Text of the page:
In any plasma etch process, there are slight variations in the output of generators, mass
flows, and pressure control systems that may sometimes contribute to run-to-run
differences in the final product. Even excluding material differences, endpoint times can
vary somewhat, requiring an accurate endpoint system to stop processing at the
appropriate time. The most widely accepted systems for plasma endpoint detection are
based on optical emission spectroscopy (OES). OES-based endpoint systems analyze the
visible and near-visible electromagnetic radiation emitted by the plasma in order to detect
subtle changes that occur when a film has been completely etched. A signal can be
constructed from this data and used to stop or otherwise modify the process.
Other methods exist for detecting endpoint. Laser reflectance is well known to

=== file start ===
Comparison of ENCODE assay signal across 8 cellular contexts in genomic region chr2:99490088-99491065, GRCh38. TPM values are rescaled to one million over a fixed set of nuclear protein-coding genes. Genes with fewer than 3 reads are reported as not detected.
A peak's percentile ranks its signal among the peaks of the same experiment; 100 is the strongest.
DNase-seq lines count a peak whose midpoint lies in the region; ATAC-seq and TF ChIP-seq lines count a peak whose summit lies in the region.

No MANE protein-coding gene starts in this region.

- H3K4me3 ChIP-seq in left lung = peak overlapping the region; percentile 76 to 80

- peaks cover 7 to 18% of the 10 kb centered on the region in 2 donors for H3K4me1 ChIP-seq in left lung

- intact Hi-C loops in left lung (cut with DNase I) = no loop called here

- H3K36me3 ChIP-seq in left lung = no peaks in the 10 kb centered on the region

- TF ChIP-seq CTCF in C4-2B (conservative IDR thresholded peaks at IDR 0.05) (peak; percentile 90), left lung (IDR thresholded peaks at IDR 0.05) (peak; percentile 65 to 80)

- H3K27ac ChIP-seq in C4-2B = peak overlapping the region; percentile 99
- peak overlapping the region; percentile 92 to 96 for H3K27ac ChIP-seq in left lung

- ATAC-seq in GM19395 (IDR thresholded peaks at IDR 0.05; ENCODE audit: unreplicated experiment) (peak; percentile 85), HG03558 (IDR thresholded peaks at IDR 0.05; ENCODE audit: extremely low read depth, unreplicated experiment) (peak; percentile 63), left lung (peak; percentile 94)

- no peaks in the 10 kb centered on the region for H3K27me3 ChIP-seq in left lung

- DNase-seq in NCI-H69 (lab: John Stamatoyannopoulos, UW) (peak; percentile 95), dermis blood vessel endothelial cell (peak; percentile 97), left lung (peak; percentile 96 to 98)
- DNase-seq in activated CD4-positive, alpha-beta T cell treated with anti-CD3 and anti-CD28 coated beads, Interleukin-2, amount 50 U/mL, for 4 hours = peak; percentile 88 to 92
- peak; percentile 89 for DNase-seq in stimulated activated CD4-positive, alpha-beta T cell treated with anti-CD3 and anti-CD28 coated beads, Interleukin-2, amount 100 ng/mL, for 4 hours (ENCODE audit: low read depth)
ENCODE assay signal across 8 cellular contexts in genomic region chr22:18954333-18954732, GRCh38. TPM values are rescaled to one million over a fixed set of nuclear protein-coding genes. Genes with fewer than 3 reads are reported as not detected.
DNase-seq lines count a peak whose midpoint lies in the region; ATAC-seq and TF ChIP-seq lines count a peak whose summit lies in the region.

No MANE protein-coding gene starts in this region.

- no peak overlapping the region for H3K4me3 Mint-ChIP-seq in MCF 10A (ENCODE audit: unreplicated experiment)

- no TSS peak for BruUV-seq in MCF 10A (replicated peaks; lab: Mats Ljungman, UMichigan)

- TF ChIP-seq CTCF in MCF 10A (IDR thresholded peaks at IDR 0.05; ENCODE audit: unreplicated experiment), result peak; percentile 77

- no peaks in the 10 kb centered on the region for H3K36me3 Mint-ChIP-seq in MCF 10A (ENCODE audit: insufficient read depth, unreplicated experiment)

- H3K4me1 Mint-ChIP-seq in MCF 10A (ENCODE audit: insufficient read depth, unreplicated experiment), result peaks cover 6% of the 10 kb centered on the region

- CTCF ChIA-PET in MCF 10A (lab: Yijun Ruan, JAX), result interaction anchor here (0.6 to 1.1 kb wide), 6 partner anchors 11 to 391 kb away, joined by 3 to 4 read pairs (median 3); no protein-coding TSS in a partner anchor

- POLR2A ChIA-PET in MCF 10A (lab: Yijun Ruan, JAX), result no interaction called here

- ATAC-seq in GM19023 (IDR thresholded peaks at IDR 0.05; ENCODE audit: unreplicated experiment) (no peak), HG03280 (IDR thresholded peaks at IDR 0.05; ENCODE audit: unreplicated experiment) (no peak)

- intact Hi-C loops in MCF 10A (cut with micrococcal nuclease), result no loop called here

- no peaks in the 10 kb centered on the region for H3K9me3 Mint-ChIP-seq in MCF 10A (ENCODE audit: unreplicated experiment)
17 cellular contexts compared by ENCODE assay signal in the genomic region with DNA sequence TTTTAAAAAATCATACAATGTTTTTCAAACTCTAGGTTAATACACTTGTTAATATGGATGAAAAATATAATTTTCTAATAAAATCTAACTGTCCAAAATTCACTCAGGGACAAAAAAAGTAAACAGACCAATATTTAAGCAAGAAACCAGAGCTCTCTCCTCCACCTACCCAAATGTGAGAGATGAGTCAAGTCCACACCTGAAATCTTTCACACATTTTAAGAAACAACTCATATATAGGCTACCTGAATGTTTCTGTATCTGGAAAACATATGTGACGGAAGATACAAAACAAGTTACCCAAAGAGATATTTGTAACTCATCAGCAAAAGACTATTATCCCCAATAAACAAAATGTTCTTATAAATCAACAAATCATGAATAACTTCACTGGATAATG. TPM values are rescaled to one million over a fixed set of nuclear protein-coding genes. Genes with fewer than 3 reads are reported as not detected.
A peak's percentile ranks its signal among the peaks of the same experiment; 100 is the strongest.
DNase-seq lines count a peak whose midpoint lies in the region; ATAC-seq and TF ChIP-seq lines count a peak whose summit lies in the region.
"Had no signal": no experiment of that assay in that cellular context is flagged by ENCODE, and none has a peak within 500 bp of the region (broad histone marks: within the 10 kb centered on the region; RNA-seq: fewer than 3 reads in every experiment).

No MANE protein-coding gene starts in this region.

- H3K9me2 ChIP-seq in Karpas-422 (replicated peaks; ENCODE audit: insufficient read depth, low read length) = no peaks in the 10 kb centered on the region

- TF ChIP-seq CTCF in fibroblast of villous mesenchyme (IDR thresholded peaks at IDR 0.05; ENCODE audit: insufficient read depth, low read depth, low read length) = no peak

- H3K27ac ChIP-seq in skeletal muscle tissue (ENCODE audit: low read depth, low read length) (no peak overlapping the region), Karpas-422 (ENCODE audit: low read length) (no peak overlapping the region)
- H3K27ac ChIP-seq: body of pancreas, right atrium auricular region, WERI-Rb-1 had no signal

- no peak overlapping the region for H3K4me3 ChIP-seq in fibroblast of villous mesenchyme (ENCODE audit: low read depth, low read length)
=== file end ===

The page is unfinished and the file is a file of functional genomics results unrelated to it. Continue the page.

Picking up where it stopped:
photomask etch engineers, but there are also lesser known methods that depend on
detecting changes in pressure, DC bias, or match network positions.
Each system has its own unique set of strengths and weaknesses. While all of these
systems are quite capable of detecting endpoint under normal circumstances, the
requirements of low load photomask etching are extremely demanding. Therefore, a
need exists to enhance endpoint detection on low load photomasks. Our proposed
method is a multi-sensor system that includes measurements of several process
parameters in addition to emission spectra to generate an endpoint signal that is more
robust than an endpoint signal produced by a single sensor.